Tag Archives: Class of 2012

Recent Graduates Face a Molasses-Like Economy

About a year ago I wrote about education inflation. A year later, I’ve graduated undergrad, started two jobs, and found an apartment. I’ve also watched a number of my friends in the same “fling-yourself-out-into-the-world” circuit, and so my viewpoint has definitely refined.
source: sodahead.com
A year ago, I was thinking about the nature of my education, and now I’m really just worried about getting a job, and so is everybody else I know – I’m finding that one thing that demonstrates the inflation of higher education is the fact that young graduates right now are facing 50% un- or under-employment.

We (collective college graduates, that is) are presented, upon getting off the bus singing “NYC” from that one Broadway show, with a dismal job market for recent grads. We are also presented with loan payments, apartments that require us to earn triple their rent to even apply there, and “entry level” job lists full of positions that require 5 years of experience.

Bachelors’ degrees mean less to employers, and there are two possible reasons for this: either their prevalence simply means that BAs and BSs are less of a distinction than they used to be, or employers find that Bachelors’ degrees don’t really ensure quality work. This second reason explains why employers are requiring more and more experience for “entry-level” jobs; bachelor’s degrees used to be enough to indicate an applicant’s competency; now, employers don’t want to risk hiring any new college grad who hasn’t proven him/herself in the workforce first.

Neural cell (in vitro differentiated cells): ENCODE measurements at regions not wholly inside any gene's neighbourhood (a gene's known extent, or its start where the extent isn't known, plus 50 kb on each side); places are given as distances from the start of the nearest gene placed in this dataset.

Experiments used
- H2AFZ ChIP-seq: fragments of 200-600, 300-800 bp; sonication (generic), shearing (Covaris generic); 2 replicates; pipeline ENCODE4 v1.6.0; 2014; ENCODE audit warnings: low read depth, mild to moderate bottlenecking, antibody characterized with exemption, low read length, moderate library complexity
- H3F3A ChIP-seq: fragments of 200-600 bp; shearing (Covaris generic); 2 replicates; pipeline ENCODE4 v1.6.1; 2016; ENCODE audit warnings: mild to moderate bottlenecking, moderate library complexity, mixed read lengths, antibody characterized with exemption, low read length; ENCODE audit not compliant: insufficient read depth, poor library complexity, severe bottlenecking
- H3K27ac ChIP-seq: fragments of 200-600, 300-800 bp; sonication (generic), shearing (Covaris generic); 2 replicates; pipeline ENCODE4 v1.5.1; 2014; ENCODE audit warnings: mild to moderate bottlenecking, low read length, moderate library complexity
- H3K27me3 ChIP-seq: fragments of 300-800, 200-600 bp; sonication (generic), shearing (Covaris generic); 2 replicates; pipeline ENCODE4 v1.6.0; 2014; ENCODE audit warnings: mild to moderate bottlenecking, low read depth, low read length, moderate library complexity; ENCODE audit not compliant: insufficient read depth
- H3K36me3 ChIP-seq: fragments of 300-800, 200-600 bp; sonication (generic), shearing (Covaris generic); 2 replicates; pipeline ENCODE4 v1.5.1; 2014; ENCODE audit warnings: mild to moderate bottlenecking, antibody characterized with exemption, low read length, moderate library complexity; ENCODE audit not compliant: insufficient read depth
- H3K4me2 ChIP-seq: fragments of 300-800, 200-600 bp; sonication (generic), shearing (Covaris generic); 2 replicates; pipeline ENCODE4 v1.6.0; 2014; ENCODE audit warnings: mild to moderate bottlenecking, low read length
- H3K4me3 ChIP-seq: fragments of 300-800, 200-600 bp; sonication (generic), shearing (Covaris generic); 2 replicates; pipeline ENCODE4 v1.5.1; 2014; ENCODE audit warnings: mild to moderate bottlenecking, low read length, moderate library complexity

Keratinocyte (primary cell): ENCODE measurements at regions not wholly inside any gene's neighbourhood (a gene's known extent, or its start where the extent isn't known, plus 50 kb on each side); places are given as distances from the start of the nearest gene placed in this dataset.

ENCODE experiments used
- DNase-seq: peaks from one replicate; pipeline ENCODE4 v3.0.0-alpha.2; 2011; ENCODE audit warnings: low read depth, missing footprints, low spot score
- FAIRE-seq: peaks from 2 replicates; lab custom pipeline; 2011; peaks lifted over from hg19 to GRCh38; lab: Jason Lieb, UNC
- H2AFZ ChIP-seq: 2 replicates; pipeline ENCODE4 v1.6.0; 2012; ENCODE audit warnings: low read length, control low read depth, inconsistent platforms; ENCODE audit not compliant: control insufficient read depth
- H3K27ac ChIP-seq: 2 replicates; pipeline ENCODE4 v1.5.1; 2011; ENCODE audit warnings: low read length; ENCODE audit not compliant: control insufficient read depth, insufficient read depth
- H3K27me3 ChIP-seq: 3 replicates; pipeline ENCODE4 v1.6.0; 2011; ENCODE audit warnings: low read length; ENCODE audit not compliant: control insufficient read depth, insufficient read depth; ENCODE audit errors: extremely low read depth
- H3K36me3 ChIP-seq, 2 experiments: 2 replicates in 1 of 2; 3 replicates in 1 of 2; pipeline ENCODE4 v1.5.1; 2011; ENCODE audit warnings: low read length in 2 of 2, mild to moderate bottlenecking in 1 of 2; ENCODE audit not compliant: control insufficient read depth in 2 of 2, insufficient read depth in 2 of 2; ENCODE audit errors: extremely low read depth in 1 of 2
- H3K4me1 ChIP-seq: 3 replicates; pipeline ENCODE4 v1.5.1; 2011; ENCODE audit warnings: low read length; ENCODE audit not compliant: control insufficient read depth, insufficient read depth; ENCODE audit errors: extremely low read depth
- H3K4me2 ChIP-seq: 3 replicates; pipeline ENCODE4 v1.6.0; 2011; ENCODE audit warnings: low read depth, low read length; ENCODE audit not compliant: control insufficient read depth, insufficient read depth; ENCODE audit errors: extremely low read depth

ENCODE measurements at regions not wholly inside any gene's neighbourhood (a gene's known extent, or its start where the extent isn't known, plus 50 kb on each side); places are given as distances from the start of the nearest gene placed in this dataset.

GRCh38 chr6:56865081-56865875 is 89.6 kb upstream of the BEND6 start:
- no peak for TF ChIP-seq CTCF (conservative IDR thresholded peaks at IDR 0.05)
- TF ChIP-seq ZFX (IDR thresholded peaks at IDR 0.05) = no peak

source: weeatfilms.com

Sitting on the couch all day looking for jobs that aren’t there is, surprisingly, exhausting

This traps recent college grads with little-to-no full time experience in a rather depressing catch-22. Half of us are taking jobs that don’t pay enough or are in fields unrelated to our major; a full quarter of us are working for free to get experience. A third of us go back to school after trying to enter the work force with just a bachelors’ degree. A confirmed1 94% of us consume triple the amount of ice cream than we did a year ago.

In terms of status in the work force, bachelors’ degrees have become the equivalent to what a high school education used to be. In terms of time and money, however, bachelors’ degrees are painfully different – instead of entering the workforce at 18 with generalized competence, college grads are old enough to want permanent homes, long-term relationships, and career-based jobs, but are entering the workforce equipped with almost nothing to achieve those goals.